GB Sports Photographer & The Panasonic LUMIX S1

Imatest results - numbers vs. categories


17 Oct 2016 5:40PM
I tried doing a search to see if this topic has been discussed before, but I couldn't find anything. I apologize if it has been discussed.

I'm wondering what the correlation is between the old imatest results which were categorized as "excellent", "good", "fair", and "poor", and the new results which have real numbers? I'm guess that "good" is equivalent to the 2000 lw/ph line, and "excellent" is equivalent to the 2500 lw/ph line? Is this valid, or is there no correlation between the two? Thanks!

Join ePHOTOzine for free and remove these adverts.

joshwa Plus
9 905 United Kingdom
18 Oct 2016 11:43AM
Hi SkySpades,

The old system was used in order to try and simplify the results, as different cameras (12mp vs 24mp vs 36mp etc) are capable of recording different levels of resolution.

However, we switched to showing the actual figures, so that it makes it clearer to see exactly how well a lens performs on a camera - but you also need to be aware that the highest the score can be will be dependent on what camera body was used. For the Micro Four Thirds system, where nearly all cameras use a 16mp sensor it will be much easier to compare.

In our new reviews with the actual figures, we always use the same language such as "Excellent" etc in the text, so you can read how the lenses perform.

Hope this helps.

Josh
Say a lens scores 2500 at imatest for a 16mp camera, what would the approximate imatest score be for a newer 20mp lens?
LenShepherd 11 4.0k United Kingdom
8 Feb 2019 11:00AM

Quote:Say a lens scores 2500 at imatest for a 16mp camera, what would the approximate imatest score be for a newer 20mp lens?

In a way it does not matter.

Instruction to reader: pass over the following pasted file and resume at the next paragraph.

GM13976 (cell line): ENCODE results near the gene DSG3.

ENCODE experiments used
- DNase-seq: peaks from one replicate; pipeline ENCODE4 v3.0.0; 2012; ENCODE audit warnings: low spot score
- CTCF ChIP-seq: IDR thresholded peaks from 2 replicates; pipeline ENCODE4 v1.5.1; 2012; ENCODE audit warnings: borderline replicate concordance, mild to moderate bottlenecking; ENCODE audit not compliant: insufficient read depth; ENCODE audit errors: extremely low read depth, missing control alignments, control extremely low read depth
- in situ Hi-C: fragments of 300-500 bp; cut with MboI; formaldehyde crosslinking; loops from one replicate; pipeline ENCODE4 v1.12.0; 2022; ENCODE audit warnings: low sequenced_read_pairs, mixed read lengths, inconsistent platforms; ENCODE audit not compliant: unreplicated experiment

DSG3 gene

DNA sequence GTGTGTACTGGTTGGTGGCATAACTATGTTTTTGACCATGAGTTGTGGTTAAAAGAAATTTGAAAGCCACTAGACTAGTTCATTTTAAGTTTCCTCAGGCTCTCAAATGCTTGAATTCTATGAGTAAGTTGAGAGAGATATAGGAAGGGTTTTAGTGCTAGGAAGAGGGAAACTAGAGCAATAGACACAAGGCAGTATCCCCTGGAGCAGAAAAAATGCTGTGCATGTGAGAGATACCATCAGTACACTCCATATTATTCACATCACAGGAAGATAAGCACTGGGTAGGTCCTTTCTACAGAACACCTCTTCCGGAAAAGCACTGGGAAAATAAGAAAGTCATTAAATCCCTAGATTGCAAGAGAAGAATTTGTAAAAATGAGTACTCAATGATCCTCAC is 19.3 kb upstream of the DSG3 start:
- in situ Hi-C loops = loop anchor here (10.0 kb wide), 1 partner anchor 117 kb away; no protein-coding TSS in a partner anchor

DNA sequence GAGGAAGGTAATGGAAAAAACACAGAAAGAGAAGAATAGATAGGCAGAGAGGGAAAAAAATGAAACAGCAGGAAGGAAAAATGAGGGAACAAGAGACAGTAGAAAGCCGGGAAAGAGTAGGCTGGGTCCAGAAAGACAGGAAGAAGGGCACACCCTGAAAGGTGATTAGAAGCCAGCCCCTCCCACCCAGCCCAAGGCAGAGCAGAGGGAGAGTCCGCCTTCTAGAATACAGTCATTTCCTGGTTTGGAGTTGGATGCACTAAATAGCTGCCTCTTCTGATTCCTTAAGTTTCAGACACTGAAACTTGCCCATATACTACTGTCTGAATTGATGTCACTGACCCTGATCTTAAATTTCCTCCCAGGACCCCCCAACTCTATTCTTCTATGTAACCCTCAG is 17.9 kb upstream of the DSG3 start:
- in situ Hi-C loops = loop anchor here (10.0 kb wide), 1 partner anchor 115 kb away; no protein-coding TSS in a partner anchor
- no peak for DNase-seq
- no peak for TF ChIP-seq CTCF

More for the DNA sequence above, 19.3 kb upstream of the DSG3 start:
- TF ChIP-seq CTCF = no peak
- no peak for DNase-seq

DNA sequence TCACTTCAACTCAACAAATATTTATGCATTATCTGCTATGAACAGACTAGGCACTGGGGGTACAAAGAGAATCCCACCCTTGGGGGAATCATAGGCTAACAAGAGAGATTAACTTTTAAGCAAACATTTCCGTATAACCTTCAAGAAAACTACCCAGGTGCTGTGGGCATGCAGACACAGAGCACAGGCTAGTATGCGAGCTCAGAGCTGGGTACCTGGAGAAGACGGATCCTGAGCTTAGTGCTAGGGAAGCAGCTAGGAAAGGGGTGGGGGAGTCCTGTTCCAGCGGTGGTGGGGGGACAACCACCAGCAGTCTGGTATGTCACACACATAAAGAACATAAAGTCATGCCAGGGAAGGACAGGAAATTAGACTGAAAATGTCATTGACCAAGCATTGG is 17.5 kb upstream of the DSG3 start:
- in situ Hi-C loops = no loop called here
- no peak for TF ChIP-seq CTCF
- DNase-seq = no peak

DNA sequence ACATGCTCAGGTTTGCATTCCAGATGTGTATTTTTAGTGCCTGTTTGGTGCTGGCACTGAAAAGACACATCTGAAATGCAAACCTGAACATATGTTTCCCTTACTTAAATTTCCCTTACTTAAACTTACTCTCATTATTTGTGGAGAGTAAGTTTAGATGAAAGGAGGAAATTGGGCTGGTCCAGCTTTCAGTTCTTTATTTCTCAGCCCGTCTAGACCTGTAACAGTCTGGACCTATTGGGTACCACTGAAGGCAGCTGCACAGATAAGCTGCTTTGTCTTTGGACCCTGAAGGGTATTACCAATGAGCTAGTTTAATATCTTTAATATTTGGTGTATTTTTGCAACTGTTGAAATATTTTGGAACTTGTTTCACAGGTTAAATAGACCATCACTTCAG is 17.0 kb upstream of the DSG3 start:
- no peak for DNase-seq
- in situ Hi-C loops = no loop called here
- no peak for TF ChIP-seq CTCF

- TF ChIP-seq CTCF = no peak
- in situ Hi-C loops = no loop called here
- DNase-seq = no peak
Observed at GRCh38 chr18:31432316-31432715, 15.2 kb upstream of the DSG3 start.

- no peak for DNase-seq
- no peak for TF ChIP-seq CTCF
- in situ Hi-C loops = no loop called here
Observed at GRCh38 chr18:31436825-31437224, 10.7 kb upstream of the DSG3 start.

If the lenses are of equal quality the Imatest score using the same body would be only moderately higher.
A starting point expectation with a 25% increase in MP is about a 12.5% increase increase in sensor resolution (tested in isolation) reduced to about 6% increase in image resolution when combined with a lens of similar resolution (tested in isolation) and combined with the same camera body.

Much more useful is an indication of what reading is enough for a good quality print.

The image below prints well at A3 print size from about 12 MP after image cropping.
It is the last man on the 2014 Tour de France opening stage - being encouraged to make the finish line after a crash - see his right knee and the tear in his shorts.

While good equipment can help there is usually more to getting a good image than the equipment alone.


76803_1549623164.jpg

Thanks for the reply. So in the example above, testing the same lens on a OM-D-EM 1 Mark 1 vs a Mark II would add about 150 points to the 2500 score for the Mark 1? As to your other point, I somewhat disagree. I agree that there is an acceptable level of resolution that makes a print look good, and a little more resolution beyond that won't make much difference. I feel that a lot more resolution makes a big difference. The local art gallery has a community show once a year, and I can spot the prints that were made with say the 50mp Canon or the Sony 45mp. They have a hyper realism about them. They are on the far end of the normal curve. It's the 4500 Imatest scores versus the acceptable 1800. Just based on my opinion, it seems that 2000 is a level of a decent score, 50% higher at 3000 is looking noticeably different, and 50% higher still at 4500 is hyper realism territory. The other reason why the scores might make a difference is in birding where details are everything and cropping is severe. You can fix some noise, but you can't fix loss of detail.


Sign In

You must be a member to leave a comment.

ePHOTOzine, the web's friendliest photography community.

Join For Free

Upload photos, chat with photographers, win prizes and much more.